Elijah knew something was up, and left me to it and entertained himself, (cue mum guilt).  I began to show early on, we found out a little further down the line this was due to the stomach muscles never really going together after Elijah. This caused a deviation of my stomach which made my bump protrude out more. This also put a lot of pressure on my back, which I have to now have physio on. These I know are such small problems, and thankfully non-life threatening ones too. I should be thankful, and I am but at times these are the small problems that occur on a day to day basis that can grind you down. Of course, I would rather be going through these, than the baby being ill. My lowest point was at Christmas, not being able to eat any of my dinner, being so tired I couldn’t play with Elijah and throwing up for days. I struggled, and I have to say I did feel very dark then especially knowing I was nowhere near the end of this pregnancy. It is also hard to see that Elijah at times has had to take a back seat. I am stupidly lucky for the fact I have a kind and thoughtful little boy who understands if I feel sick or need a rest. I think being a soon to be mother of two this is just something else to add to the pile, EXTREME MUM GUILT.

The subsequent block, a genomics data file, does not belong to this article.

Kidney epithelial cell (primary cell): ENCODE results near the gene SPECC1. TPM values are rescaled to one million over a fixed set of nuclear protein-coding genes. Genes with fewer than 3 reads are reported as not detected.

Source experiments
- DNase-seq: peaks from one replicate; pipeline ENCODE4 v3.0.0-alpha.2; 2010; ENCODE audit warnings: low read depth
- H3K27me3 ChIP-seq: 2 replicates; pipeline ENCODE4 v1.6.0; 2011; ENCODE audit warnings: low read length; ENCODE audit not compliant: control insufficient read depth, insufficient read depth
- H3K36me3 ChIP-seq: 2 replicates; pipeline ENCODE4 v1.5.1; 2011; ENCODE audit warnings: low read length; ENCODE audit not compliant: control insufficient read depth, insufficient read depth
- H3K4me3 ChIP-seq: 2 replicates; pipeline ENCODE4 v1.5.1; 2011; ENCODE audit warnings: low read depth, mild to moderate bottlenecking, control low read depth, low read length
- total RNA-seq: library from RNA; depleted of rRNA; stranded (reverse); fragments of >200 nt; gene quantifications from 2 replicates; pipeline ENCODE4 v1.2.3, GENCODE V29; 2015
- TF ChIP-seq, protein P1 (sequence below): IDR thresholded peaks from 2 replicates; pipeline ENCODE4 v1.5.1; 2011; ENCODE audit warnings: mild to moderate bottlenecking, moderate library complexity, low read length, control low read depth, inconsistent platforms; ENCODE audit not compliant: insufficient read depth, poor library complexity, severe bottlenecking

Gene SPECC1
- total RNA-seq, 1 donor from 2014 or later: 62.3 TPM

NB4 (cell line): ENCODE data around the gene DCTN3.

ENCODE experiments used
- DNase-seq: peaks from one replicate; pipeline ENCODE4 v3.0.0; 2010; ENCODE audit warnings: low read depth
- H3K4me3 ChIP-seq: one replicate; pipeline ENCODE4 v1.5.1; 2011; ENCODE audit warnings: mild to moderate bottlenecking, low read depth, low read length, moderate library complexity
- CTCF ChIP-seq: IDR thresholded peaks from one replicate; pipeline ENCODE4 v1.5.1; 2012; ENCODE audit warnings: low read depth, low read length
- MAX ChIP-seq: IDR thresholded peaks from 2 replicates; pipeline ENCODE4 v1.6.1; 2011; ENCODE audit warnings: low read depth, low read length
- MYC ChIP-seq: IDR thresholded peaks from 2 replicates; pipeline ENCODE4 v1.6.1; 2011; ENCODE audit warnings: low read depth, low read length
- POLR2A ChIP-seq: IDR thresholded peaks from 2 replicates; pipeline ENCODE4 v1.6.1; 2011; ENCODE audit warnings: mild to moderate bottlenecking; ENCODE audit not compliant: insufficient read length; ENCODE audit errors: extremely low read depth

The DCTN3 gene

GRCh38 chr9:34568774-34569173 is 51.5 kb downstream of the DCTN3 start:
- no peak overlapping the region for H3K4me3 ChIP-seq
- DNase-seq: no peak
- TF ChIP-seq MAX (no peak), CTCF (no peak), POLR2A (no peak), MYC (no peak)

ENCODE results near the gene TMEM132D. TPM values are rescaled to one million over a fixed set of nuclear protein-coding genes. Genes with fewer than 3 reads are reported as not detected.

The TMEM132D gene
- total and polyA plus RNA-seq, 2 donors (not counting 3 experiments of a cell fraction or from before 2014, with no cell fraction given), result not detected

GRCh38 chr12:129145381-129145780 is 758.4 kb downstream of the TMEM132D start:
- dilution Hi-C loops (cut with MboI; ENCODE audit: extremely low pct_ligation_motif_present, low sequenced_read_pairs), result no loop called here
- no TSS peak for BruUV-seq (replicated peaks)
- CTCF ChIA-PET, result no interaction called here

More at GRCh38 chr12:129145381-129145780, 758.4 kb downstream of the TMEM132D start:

It should be a time you relish, and I do most of the time. I love waking up I the night amongst my 10 pillows (no exaggeration) and feeling the baby kick. I have an immense sense of pride when I see them on a scan and proudly how off my bump and scan pictures.

However, I do believe this pregnancy will likely be my last. When we planned to get pregnant again I did not think that I would struggle. The thing is that I know it could be so much worse, and a lot of ladies do have such a harder time. I cannot always dwell or process how I am really feeling with a small tear away two year old, which may be a good thing in a way. In terms of a customer reviews; first pregnancy, 5 stars, loved, it would recommend it to anyone. Second pregnancy, more of a 3.5 and not sure I would go back! It has been more of a love it or hate it relationship. You know like Marmite. It has been hard physically and mentally and I am so excited to welcome the new addition to our family, I really am. This time round however, it really has been the darker side of pregnancy. It just goes to show how different you can feel second time round.